FRIDAY, JANUARY 12TH, 8:30am-10:00am: Session V

Workshop and Speaker Information Subject to Change

ALL Sessions are approved for 1.5 Social Work CEUs
Social Work Cultural hours will be marked with **

All Sessions are approved for 1.5 General CLEs
Professional/Ethics CLEs will be marked with >>

 

2018: Developments in the Law of Abuse and Neglect
This will be the only time this session is offered; all attorneys should plan to attend at this time.This seminar will review and provide an opportunity to discuss the year’s New Mexico appellate court decisions. Published decisions on appeals from abuse and neglect decisions will be reviewed as well as other child custody cases which directly impact the law relevant to abuse and neglect proceedings. Developments in the law will be explored, explained and criticized from the perspective of an appellate lawyer who represents parents and an appellate lawyer who represents CYFD. So far in 2017, there are six new published decisions on appeal from either an adjudication of neglect or abuse or a termination of parental rights and a decision in a child custody matter construing the Uniform Child Custody Jurisdiction and Enforcement Act of 2001.These cases along with case summaries will be available here and on the conference app prior to the conference.
Presenters: Rebecca Liggett, JD & Jane Yohalem, JD

 

>>Compassion Fatigue: Translating Research into Action & Skills
Compassion Fatigue can rob our children of the best social workers, juvenile probation officers, facility staff, attorneys, advocates, volunteers, foster parents, teachers and more. Using evidenced-based research regarding compassion fatigue, secondary trauma, and self-care, this program focuses on skills. Attend this program to learn what you can do immediately to mitigate the negative impacts of compassion fatigue to support better outcomes for yourself, your colleagues and our children.
Presenter: Dr. Cathy Anthofer-Fialon


>>Dynamic Unity: A Collaborative Framework for Leading System Change
There is increased acknowledgement in the public and nonprofit sector that significant change in system performance requires new levels of collaboration within and between organizations. Collective impact cannot happen without behavioral practices that generate and test new ideas and approaches, strengthen the capacity for joint action and advocacy over time, and effectively deploy and redirect limited resources. A practical framework acknowledges the complexity of system change and structures an ongoing process to engage key stakeholders and focus the approach. In order to build momentum and sustain the change initiative, there must be shared values and action principles to guide the effort. True collaboration can only be developed among individuals and organizations that consistently apply four core practices: dialogue (learning conversations that build trust and unleash creativity); principled negotiation (turn differences into durable agreements that build the change coalition); values-based decision-making (align key decisions with core values and principles to assure credibility and support from stakeholders); and wise planning (develop shared vision and goals centered on shared values, pragmatically address the challenges and opportunities of the operating environment, and respond to the needs and priorities of key stakeholders). This session is an interactive, hands on introduction to a set of take-away tools that will guide participants to formulate an initial approach to system change, begin to engage potential change partners, and build the dynamic unity necessary for positive results.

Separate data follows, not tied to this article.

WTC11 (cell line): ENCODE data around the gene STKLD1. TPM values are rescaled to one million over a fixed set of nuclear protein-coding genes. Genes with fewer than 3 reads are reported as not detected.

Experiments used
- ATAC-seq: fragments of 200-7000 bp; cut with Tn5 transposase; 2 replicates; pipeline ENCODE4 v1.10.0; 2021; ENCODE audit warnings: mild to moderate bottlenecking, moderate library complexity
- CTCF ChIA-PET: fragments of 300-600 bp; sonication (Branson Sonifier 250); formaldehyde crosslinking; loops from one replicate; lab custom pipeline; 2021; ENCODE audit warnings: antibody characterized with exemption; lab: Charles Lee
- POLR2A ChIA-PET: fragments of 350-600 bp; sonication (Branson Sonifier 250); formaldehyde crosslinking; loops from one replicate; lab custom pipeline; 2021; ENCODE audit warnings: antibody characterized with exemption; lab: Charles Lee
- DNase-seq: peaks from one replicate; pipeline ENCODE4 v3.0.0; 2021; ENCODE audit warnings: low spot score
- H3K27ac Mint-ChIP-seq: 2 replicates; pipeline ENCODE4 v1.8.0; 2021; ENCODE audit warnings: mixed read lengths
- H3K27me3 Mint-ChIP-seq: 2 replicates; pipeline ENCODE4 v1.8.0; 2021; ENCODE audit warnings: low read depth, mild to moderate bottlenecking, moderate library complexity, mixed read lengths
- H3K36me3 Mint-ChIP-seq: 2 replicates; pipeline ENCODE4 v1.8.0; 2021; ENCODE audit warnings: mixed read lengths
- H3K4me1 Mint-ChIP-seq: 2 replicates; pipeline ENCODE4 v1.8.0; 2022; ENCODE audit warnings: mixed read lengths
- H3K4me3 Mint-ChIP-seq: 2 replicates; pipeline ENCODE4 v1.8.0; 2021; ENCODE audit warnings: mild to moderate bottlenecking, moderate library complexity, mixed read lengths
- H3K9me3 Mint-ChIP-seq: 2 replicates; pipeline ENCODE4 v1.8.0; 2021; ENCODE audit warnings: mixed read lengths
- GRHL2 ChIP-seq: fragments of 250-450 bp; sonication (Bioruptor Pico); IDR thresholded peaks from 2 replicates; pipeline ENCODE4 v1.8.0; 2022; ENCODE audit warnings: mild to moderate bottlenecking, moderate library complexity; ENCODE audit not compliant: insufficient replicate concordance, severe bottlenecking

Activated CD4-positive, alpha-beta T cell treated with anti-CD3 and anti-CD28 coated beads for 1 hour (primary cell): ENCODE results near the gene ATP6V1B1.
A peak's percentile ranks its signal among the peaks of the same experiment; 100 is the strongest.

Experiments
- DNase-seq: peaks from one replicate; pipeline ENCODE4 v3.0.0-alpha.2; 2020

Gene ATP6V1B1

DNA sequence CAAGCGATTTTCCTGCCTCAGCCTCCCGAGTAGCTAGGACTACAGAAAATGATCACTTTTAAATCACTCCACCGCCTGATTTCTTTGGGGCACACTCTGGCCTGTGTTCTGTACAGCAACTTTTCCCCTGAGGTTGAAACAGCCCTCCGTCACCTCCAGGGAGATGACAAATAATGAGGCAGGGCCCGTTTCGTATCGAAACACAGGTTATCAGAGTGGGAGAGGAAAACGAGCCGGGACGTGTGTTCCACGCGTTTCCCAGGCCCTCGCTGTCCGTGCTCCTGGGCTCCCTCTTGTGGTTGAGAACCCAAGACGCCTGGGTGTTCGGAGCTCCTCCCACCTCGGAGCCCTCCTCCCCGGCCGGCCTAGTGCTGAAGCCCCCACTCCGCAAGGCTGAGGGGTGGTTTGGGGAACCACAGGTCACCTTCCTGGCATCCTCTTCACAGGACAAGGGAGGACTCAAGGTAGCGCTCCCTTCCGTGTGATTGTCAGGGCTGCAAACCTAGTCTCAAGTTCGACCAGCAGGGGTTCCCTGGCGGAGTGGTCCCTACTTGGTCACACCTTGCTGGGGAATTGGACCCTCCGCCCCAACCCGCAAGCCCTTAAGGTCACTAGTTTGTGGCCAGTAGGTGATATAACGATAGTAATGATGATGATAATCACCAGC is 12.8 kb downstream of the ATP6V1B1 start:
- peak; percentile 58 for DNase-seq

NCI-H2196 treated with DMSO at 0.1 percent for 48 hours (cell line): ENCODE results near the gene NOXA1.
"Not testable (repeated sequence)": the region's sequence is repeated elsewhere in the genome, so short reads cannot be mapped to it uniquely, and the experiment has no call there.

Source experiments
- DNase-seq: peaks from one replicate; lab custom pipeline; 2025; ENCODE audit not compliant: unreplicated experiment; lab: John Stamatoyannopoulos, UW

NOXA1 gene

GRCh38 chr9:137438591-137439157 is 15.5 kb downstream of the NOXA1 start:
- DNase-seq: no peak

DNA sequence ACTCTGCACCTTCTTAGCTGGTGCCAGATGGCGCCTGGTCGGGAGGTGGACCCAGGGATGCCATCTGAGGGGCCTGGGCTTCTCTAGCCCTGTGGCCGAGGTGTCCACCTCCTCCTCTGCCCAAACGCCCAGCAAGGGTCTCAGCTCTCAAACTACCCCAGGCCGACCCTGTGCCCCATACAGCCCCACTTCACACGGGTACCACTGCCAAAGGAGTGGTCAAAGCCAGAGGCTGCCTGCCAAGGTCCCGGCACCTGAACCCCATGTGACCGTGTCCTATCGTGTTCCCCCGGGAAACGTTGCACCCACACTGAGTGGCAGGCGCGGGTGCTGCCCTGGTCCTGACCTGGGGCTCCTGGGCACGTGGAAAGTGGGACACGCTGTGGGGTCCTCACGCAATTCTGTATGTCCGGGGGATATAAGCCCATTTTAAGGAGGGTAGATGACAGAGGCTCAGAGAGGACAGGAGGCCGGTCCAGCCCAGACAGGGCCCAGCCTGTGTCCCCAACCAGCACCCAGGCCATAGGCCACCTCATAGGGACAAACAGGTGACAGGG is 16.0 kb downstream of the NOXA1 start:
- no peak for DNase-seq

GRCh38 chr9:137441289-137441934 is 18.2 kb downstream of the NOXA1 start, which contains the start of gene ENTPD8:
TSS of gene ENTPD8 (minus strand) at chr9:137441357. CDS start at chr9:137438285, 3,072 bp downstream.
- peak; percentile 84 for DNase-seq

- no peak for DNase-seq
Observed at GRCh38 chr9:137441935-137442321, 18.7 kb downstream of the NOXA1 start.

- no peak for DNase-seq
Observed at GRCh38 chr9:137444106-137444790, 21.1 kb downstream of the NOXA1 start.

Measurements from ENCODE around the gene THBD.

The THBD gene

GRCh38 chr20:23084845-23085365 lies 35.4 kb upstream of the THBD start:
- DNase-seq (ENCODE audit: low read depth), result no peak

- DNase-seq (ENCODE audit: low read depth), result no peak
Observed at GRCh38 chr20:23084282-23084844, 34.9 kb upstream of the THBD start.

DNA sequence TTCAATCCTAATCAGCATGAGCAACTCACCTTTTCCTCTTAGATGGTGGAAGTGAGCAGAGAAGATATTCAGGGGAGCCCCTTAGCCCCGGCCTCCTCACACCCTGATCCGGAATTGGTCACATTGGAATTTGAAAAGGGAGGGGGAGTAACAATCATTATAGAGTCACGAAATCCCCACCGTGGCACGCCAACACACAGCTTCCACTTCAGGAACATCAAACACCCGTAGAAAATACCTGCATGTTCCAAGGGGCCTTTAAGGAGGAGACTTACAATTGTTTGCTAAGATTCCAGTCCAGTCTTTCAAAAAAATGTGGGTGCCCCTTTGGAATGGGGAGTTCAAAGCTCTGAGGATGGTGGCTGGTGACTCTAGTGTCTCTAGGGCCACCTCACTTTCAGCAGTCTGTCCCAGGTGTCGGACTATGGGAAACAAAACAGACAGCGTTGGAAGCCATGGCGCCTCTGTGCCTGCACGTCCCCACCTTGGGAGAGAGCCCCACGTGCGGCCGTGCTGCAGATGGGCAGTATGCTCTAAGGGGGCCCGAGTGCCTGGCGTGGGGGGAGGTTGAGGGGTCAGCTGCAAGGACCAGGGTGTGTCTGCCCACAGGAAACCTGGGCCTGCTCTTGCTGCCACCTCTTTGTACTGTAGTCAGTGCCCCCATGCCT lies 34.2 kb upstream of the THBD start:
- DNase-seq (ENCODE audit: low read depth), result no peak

Presenter: Mark D. Bennett

 


>>The Face of Homelessness
Leaders Uniting Voices Youth Advocates of New Mexico (LUVYANM) members (an advocacy group composed of current and former foster youth) will describe what it means to be homeless for foster youth. This workshop will compose of a youth panel and time for Questions and Answers. LUVYANM members will stand as the faces of homelessness; the audience will have the opportunity to hear from these youth about their experiences, barriers, and effects of being homeless. Youth will take their audience on a journey of their life story detailing what lead them to become homeless. This journey will give the audience a chance to see things through a youth’s eyes as they share some of their most difficult times as some felt forced to run away and lacked homes to house them. LUVYANM will not only share their past but they will also share where they are now in life and what helped them. Lastly, the workshop will discuss some statistics and resources for homelessness in regards to foster youth. The hope is to be more aware of youth homelessness and to prevent this from taking place.